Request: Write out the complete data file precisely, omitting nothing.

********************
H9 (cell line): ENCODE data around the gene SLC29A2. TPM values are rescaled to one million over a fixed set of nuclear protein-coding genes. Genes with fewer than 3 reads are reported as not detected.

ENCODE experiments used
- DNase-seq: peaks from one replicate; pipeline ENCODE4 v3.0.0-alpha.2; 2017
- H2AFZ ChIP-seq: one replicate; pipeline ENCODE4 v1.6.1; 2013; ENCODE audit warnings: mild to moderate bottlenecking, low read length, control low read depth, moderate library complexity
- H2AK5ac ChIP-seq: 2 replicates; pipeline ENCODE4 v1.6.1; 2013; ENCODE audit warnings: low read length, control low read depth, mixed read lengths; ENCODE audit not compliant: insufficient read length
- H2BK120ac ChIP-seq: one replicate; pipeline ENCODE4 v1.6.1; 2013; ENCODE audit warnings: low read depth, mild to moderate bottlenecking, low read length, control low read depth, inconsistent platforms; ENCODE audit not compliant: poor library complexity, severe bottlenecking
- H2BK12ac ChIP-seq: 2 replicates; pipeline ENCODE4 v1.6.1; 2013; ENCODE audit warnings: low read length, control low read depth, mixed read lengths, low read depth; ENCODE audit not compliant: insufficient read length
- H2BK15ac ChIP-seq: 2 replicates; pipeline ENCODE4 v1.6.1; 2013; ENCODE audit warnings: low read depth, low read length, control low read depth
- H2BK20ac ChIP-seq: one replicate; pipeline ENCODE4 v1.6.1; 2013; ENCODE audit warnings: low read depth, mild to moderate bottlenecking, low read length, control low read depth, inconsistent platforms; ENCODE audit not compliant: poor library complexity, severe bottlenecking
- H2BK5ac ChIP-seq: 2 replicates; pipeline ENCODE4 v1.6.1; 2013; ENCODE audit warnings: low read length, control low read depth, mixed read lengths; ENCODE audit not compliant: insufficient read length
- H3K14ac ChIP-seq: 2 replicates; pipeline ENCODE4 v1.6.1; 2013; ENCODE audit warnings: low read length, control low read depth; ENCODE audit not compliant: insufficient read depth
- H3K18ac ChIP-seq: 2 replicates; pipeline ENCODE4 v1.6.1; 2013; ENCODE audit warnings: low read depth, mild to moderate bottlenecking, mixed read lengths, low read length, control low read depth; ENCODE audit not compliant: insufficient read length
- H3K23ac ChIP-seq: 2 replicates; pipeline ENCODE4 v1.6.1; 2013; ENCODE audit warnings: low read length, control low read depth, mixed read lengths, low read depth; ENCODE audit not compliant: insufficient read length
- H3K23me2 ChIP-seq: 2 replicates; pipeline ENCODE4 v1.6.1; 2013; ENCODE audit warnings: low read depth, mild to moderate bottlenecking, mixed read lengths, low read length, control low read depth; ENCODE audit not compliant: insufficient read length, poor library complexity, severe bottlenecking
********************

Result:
H9 (cell line): ENCODE data around the gene SLC29A2. TPM values are rescaled to one million over a fixed set of nuclear protein-coding genes. Genes with fewer than 3 reads are reported as not detected.

ENCODE experiments used
- DNase-seq: peaks from one replicate; pipeline ENCODE4 v3.0.0-alpha.2; 2017
- H2AFZ ChIP-seq: one replicate; pipeline ENCODE4 v1.6.1; 2013; ENCODE audit warnings: mild to moderate bottlenecking, low read length, control low read depth, moderate library complexity
- H2AK5ac ChIP-seq: 2 replicates; pipeline ENCODE4 v1.6.1; 2013; ENCODE audit warnings: low read length, control low read depth, mixed read lengths; ENCODE audit not compliant: insufficient read length
- H2BK120ac ChIP-seq: one replicate; pipeline ENCODE4 v1.6.1; 2013; ENCODE audit warnings: low read depth, mild to moderate bottlenecking, low read length, control low read depth, inconsistent platforms; ENCODE audit not compliant: poor library complexity, severe bottlenecking
- H2BK12ac ChIP-seq: 2 replicates; pipeline ENCODE4 v1.6.1; 2013; ENCODE audit warnings: low read length, control low read depth, mixed read lengths, low read depth; ENCODE audit not compliant: insufficient read length
- H2BK15ac ChIP-seq: 2 replicates; pipeline ENCODE4 v1.6.1; 2013; ENCODE audit warnings: low read depth, low read length, control low read depth
- H2BK20ac ChIP-seq: one replicate; pipeline ENCODE4 v1.6.1; 2013; ENCODE audit warnings: low read depth, mild to moderate bottlenecking, low read length, control low read depth, inconsistent platforms; ENCODE audit not compliant: poor library complexity, severe bottlenecking
- H2BK5ac ChIP-seq: 2 replicates; pipeline ENCODE4 v1.6.1; 2013; ENCODE audit warnings: low read length, control low read depth, mixed read lengths; ENCODE audit not compliant: insufficient read length
- H3K14ac ChIP-seq: 2 replicates; pipeline ENCODE4 v1.6.1; 2013; ENCODE audit warnings: low read length, control low read depth; ENCODE audit not compliant: insufficient read depth
- H3K18ac ChIP-seq: 2 replicates; pipeline ENCODE4 v1.6.1; 2013; ENCODE audit warnings: low read depth, mild to moderate bottlenecking, mixed read lengths, low read length, control low read depth; ENCODE audit not compliant: insufficient read length
- H3K23ac ChIP-seq: 2 replicates; pipeline ENCODE4 v1.6.1; 2013; ENCODE audit warnings: low read length, control low read depth, mixed read lengths, low read depth; ENCODE audit not compliant: insufficient read length
- H3K23me2 ChIP-seq: 2 replicates; pipeline ENCODE4 v1.6.1; 2013; ENCODE audit warnings: low read depth, mild to moderate bottlenecking, mixed read lengths, low read length, control low read depth; ENCODE audit not compliant: insufficient read length, poor library complexity, severe bottlenecking